|June 18, 2000, 09:40 AM||#1|
Join Date: June 17, 2000
Location: Tampa, Florida,USA
This is referring to the same Walther pistol mentioned in TBeck's post of June 5 and the reply from Ken Strayhorn:
My boss knows of my interest in shooting and asked me to buy it from him - It looked like one of the cheap pistols called Makrov being imported from Eastern Europe, with a holster and two magazines for about $150.00. I offered him $100.00, figured I would never lose any money.
The pistol is not marked Walther on the slide or receiver. The grips and the magazines (2) are marked Walther, but looked like they may have been added at a later date. The single grip screw is 1/4'' to 5/16" too long - I fear if I shot the pistol the end on the screw might cut my hand. The magazines also don't seem to fit quite right, i.e. as there is maybe 3/16" of a gap between the bottom of the receiver and the base of the magazines. The external appearance of the pistol is acceptable, but the inside of the of the slide looks as if might have been "machined" by someone with the shakes using a Dremel tool. There are numerous deep gouges. The Barrel, however, is pristine. The pistol may have never been fired other than "Proof".
After I read Ken Strayhorns reply, (Thanks, Ken)I went to GUNSAMERICA.Com and was stunned to note a low price on a PP 7.65MM was $375.
My real question is, what makes these pistols so valuable? Since I am potentially buying this pistol from my Boss, I would never want him to think he was cheated.
Thanks for any help anyone can give!
|June 19, 2000, 08:42 AM||#2|
Join Date: April 9, 2000
Location: Central NC
You're quite welcome for the help.
As for the pistol - It's really tough to makes these calls without the gun to actually examine but it does sound like a very late-war production. As the Russians advanced on the factory in Zella-Methis, guns were thrown together from parts, some of which were actually parts that had been rejected for one flaw or another. Most slides from the last six or so months of production had no "Walther" markings because the stamping machine had been destroyed in an air raid. These pistols were being manufactured to supply what was supposed to be a guerrilla war against the occupying forces and were very crude, since most of the labor force was young boys and women without any real experience. That, plus the fact that portions of the factory were damaged from bombs.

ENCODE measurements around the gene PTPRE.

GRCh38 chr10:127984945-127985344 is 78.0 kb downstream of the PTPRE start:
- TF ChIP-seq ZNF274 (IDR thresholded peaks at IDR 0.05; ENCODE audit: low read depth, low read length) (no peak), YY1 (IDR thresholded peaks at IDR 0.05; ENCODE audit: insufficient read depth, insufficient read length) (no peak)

There's also the chance that you have a PP frame with a PPK barrel and slide on it, examples of which have turned up before. As a matter of fact, the modern PPK/S is basically a PPK slide and barrel on a PP frame, to circumvent the importation laws on small pistols.
And there's also the chance that someone has put a set of Walther grips and magazines into a cheap copy, such as the Hungarian copies that were supplied to various insurgency movements in the 50s and 60s. If you watch "Antiques Road Show" you've probably seen a number of "antique" guns that turned out to be fakes.
It's hard to put a price on a weapon I can't actually see. The prices for PP models currently coming into the country seem to be about $275 wholesale - these are the ex-German National Police trade-ins, and are mostly manufactured in the 60s with very high quality.
Why are they so expensive? Well, Walther is not a large company and their output is tiny compared to concerns like Glock or FN, so there's the supply factor. And they are of high quality, so that costs as well. Plus there's also the collector factor - check out the cost of PP models with Nazi RZM crests on the frame.
You could also call Earl's Repair Service and see if he has an idea of what you have. Earl is a Walther importer and supplier and is probably the most knowledgeable guy you can get on the phone:
Earl's Repair Service, Inc.
437 Chandler Street
Tewksbury, MA 01876
Phone: 978 - 851 - 2656
Fax: 978 - 851 - 9462
There are collectors who specialize in late-war weapons, like a guy I know who buys "last ditch" Japanese rifles - boy, you should see how crude some of these are!
Hope this helps a bit.
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